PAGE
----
7. Turn your focus ring until you can see the stars with pinpoint accuracy. You achieve pinpoint accuracy when the stars do not look like blobs. This can be a painstakingly slow process, but well worth it,
Once you’ve achieved the perfect focus, and then lock your focus on your lens (another flip button on your lens. This will ensure that you have perfect focus for the whole evening’s photos.
Always remember that your camera will pick up more stars than what your eyes can see, and thus you must always take test shots until you are happy with the outcome of your photo. I recommend that you take quite a few test shots because the image ay look fine on the live-view, but on a computer screen it may look totally different.
1. The first step would be to set your camera to the following settings: ISO = 100, Shutter Speed = BULB Seconds and Aperture f/11,
2. Cover your eyepiece, because that is allowing extra light from the back of your camera into the camera sensor, and this may lead to “light-leaks”. You can cover this with a small light cloth, or a camera strap,
3. Press your cable release, and take the photograph (take your first photo for approximately 1 minute to determine your sharpness, and to check your composition),
4. Do NOT touch the camera in any way – as this will cause vibrations, and much up your photograph. If you touched your camera by accident in this step, then please redo from step 1, and
5. When the photo is finished then look at it in playback
In Playback make sure that all the start rails and have pinpoint accuracy. If they are not very sharp then re-focus your lens until the ultimate sharpness can be obtained. If your photo is sharp then sit back and admire your first photograph.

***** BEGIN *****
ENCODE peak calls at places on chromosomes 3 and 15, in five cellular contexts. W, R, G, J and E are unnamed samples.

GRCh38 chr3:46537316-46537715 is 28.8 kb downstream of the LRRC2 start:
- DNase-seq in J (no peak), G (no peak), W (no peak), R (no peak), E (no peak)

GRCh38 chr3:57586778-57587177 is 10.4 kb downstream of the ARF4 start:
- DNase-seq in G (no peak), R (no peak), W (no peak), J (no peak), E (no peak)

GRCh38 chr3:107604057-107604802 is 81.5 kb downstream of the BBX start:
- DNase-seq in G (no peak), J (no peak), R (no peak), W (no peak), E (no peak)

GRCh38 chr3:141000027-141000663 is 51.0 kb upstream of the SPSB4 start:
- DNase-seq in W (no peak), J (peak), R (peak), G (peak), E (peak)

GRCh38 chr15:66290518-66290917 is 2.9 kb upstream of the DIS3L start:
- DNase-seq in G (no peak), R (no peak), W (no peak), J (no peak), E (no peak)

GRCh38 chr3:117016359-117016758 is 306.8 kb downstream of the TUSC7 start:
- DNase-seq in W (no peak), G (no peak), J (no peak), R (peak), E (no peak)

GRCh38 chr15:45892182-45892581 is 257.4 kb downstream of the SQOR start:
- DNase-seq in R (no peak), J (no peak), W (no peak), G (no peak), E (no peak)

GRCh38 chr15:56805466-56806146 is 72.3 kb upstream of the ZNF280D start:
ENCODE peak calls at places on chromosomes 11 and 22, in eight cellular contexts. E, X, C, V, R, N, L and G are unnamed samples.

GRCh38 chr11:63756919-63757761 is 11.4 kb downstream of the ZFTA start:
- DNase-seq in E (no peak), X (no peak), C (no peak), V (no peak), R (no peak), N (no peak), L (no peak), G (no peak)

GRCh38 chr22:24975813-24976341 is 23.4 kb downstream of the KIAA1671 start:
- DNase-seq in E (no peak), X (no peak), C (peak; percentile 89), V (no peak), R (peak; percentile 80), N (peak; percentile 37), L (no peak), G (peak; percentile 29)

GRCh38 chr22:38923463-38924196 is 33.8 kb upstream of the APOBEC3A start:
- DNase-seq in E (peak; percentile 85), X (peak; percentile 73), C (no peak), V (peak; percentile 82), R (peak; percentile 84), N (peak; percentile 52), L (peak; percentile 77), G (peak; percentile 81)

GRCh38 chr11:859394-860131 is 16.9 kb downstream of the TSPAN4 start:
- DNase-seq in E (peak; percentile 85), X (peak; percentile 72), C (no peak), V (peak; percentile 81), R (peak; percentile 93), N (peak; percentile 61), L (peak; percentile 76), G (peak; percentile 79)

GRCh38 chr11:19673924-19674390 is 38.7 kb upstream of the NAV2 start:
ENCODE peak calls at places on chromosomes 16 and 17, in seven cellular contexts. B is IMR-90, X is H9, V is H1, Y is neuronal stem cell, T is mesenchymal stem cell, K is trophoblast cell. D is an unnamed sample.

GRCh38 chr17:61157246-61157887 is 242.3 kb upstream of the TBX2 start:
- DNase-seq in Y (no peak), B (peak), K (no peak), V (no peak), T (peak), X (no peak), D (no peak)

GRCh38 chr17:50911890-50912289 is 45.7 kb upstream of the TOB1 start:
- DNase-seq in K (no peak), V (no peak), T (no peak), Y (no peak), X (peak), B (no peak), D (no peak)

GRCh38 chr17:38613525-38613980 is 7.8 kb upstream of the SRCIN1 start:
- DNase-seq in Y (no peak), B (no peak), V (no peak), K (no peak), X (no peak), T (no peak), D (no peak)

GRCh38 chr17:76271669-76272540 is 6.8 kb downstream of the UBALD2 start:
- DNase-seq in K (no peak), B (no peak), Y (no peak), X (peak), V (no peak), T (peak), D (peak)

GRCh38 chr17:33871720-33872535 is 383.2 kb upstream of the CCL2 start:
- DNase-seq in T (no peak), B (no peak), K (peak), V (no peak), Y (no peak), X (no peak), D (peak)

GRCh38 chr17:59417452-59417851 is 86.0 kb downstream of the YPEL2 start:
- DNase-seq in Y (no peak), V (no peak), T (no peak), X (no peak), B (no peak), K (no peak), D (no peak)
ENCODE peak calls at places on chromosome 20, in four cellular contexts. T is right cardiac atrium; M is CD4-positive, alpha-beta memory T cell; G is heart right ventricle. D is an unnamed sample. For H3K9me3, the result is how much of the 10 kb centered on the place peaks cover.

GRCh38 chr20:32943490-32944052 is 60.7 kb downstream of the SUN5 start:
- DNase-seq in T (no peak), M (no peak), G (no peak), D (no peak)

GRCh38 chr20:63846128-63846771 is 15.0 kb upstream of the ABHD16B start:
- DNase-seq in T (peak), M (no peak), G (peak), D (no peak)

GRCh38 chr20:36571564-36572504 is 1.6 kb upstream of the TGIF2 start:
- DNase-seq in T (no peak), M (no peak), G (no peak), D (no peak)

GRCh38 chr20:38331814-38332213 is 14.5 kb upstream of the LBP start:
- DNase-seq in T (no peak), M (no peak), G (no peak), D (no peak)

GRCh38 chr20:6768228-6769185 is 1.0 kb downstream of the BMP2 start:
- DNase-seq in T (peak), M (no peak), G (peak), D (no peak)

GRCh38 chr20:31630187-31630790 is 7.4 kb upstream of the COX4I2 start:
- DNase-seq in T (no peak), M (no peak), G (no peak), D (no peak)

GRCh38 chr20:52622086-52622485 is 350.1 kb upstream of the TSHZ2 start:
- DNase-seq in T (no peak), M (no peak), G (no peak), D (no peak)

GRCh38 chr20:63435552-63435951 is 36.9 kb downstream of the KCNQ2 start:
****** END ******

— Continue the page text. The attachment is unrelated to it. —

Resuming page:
Now what are the right settings into taking the ultimate Long Exposure Star Trails photograph? Follow the following guidelines and you will be able to photograph brilliant Long Exposure Star Trails Photos.
Go into your white balance menu setting (if you do not know where this is then refer to your camera’s manual) and change it to AWB (Auto White Balance) this will generate a standard photograph where your camera will highlight all colours equally.
The two primary settings to control in astrophotography are shutter speed and aperture. These two settings manage how much light will be captured by your camera. The amount of light is important because most stars are faint, and you would like to capture as much as possible of this faint light in the dark.
I would recommend setting your lens to the mid-range aperture e.g. f/11 so that you capture enough light to see, but not too much that your photograph is overexposed. Sometimes I vary the maximum aperture between f/11 to f/22 to create different effects on the photo, and depending on how much natural light there is in your surroundings.
Set your shutter speed to BULB mode. This will allow you to control the amount of time your shutter stays open. Connect your cable release to your camera, and use a stopwatch to determine how long the camera has been taking the photograph.
I would recommend using ISO level of 100, but the most important part is that you take a couple of test shorts with each ISO level to ensure that your photograph produces the best result with your type of DSLR camera.
What Settings do I use?
Finally, to summarise I would use the following settings to take great Long Exposure Star Trails Photos: